Yet another advantage of such potato strips is that they retain their crispness longer after refry than conventionally prepared strips.

Potato granule-impacted potato strips are similar in appearance to conventional potato strips, although they "puff up" slightly during parfrying and have a slightly rougher surface texture. Electron micrographs of the strips show disruption of the outer cellular tissue with a fairly uniform embedding of potato granules therein. A particulate media applied in this way is not likely to fall off during processing.

Impinging Apparatus

Referring again to FIG. 1, a particle impinging apparatus 10 includes a conveyor 12 upon which a bed of potato strips are transported beneath the flow path of a nozzle 14 encased in a housing 18. Nozzle 14, which receives potato granules from a feed line 20, is driven by an air compressor 22.

Loose potato granules which do not embed in the strips fall to the bottom of housing 10, where they are recycled by a cyclone 23 to a media feeding means 24 through a line 26. Similarly, fines from cyclone 23 are filtered in a bag house 28 and returned to feeding means 24. In this way, undeposited granules are continuously recycled and thereby conserved.

EXAMPLE I

Russet-type potatoes were washed, peeled and cut into strips, yielding about 5 lbs. of product. The strips were conditioned slightly by preheating them in water at a temperature of about 155° F. for about 5 minutes, and then dipped for about 20 seconds in a flume containing about 0.75% SAPP. The strips were next subjected to a high velocity stream of potato granules carried in air.

The granules had a size of about 80-100 mesh and were obtained from Basic American Potato Company. A standard handgun or blasting nozzle manufactured by Zero Manufacturing Company, Washington, Mo., model number BNP55-7, was used. It had a #5 orifice (5/32 inch diameter opening) and a #5 nozzle (5/16 inch diameter opening). A stream flow rate of about 35 CFM at about 85 psi was used, yielding a roughly estimated nozzle exit velocity for the granules of about 650 feet per second. The nozzle was positioned about 12 inches from the 5 lb. product which was exposed to the stream for about 10 seconds. The potato granules embedded in outer surfaces of the strips. The stream agitated the product to expose all the strips during that time.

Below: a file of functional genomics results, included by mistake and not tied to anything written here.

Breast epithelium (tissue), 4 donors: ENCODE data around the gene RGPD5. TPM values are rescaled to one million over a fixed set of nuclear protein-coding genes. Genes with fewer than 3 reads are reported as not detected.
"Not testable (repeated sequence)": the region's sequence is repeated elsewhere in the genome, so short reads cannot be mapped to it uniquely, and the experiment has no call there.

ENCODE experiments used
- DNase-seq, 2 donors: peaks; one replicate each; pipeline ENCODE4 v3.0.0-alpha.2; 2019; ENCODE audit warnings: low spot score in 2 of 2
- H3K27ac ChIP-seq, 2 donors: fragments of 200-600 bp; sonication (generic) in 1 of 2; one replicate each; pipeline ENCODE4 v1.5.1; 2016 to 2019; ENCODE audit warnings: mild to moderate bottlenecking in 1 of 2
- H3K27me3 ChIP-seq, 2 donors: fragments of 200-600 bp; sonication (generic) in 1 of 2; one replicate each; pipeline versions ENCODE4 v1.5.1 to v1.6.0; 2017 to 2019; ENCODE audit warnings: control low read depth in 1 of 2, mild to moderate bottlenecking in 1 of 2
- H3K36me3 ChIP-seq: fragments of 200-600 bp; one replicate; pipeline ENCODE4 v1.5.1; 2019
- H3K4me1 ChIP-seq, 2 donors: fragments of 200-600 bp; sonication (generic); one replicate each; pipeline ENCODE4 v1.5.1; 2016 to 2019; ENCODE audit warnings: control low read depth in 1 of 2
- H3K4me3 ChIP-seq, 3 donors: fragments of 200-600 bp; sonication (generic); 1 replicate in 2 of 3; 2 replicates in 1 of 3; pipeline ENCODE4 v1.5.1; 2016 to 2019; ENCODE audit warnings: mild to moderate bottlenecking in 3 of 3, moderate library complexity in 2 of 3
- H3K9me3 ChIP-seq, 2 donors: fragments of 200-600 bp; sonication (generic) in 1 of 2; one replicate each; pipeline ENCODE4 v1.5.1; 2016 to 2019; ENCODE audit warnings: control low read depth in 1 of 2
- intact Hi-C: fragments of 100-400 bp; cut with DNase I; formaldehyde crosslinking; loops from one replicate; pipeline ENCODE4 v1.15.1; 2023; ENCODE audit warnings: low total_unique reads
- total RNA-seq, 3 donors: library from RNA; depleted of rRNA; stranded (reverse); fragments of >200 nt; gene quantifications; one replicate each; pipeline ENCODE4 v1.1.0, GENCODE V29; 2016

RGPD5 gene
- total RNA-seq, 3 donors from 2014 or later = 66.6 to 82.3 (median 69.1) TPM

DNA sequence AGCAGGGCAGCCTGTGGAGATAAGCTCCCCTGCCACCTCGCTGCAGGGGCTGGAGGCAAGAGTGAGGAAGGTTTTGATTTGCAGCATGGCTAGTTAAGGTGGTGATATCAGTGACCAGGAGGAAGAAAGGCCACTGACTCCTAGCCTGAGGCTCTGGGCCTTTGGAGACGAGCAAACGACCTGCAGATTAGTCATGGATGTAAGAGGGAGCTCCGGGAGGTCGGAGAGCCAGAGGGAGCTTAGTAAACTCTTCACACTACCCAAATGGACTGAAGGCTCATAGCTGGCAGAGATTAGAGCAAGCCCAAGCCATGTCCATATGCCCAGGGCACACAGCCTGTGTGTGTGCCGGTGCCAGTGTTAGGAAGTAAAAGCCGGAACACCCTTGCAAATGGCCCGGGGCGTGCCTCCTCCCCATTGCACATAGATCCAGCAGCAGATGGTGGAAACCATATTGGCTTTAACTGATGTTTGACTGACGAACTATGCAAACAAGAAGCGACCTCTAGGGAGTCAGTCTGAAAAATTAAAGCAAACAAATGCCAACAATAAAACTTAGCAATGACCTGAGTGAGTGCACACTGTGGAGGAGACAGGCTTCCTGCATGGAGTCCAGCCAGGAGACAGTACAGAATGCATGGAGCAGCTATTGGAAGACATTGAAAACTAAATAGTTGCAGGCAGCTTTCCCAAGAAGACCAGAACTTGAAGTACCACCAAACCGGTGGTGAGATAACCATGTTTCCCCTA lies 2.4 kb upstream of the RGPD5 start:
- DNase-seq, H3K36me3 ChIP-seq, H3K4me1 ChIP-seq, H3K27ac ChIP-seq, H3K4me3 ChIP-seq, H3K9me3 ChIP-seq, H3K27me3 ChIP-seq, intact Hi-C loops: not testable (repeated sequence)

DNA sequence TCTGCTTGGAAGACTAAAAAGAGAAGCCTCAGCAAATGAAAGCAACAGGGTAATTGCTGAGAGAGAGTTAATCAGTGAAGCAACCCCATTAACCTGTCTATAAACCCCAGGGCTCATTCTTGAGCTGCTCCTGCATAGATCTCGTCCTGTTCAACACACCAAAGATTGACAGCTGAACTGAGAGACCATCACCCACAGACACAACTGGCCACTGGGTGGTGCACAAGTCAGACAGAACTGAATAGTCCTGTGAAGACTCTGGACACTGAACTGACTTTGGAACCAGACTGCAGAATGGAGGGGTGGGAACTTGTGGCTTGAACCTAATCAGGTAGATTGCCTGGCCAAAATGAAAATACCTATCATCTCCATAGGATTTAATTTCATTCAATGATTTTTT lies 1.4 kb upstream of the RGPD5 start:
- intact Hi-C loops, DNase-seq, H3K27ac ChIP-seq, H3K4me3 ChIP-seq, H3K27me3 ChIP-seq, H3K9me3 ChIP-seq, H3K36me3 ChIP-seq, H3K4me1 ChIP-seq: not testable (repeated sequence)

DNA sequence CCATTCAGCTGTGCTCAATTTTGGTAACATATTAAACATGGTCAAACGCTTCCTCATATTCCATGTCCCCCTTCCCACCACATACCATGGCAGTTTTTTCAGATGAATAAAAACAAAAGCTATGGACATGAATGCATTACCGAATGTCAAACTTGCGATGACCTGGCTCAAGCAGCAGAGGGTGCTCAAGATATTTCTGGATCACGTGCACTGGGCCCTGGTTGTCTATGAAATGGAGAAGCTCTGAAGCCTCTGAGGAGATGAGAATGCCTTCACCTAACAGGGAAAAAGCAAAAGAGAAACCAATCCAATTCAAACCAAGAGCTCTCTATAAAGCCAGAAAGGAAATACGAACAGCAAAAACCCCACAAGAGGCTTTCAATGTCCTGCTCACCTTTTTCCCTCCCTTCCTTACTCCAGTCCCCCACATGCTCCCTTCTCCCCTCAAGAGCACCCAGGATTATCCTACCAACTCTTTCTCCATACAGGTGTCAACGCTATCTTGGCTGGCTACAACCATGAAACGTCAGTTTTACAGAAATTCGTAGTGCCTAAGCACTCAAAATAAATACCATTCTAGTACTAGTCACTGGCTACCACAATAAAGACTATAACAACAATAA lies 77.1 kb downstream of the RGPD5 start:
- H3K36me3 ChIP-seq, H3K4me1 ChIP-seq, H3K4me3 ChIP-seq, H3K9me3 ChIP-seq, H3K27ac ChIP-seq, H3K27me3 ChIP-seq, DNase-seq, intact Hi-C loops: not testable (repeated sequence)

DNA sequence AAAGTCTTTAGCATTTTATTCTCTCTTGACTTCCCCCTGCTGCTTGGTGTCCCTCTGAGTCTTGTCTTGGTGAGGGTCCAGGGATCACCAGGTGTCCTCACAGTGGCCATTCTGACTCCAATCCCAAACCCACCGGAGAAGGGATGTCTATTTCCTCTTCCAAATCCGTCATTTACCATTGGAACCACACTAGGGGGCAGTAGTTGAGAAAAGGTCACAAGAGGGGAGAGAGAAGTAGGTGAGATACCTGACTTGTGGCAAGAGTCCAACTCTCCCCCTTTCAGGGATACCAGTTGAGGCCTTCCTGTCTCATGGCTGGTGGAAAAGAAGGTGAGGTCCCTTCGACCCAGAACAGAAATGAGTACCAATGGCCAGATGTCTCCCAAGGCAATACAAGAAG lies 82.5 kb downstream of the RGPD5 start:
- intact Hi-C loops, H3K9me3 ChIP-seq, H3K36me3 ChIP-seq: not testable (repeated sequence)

The granule-impacted strips were then partially dried at a temperature of about 200° F. until they underwent a moisture weight loss of about 20%. The strips were steam blanched at a temperature of about 200° F. for about 2 minutes, parfried at a temperature of about 370° F. for about 15 seconds, and frozen at a temperature of about -10° F.

The frozen strips were reconstituted by frying them in oil at a temperature of about 350° F. for about 21/2 minutes. The resulting strips had crisp, golden outer surfaces, fluffy potato interiors, enhanced flavor and relatively low oil perception. They had an average solids content of about 54.7%, including about 12.8% oils, as compared to a solids content after parfrying of about 35.4%, including about 7.2% oils. A control sample processed in a similar manner, but without the impinging step, had increased oil content of about 8.5% and 15.5% after parfrying and refrying, respectively.

EXAMPLE II

Potato strips were processed in the above manner, except that they were reconstituted by baking in an oven at a temperature of about 425° F. for about 10 minutes. The resulting strips had a relatively crisp outer surface, mealy potato interior, enhanced flavor and golden coloration.

It will be apparent to those skilled in the art that the described process can be used with other than potato-type products, including fruits and vegetables, although the required impinging velocity of the media may vary depending upon the outer cellular strength of the particular product.

Having illustrated and described the principles involved in this invention by what is presently a preferred embodiment and several suggested alternatives, it should be apparent to those persons skilled in the art that such embodiments may be modified in arrangement and detail without departing from such principles. We claim as our invention all such modifications as come within the true spirit and scope of the invention as defined by the following claims.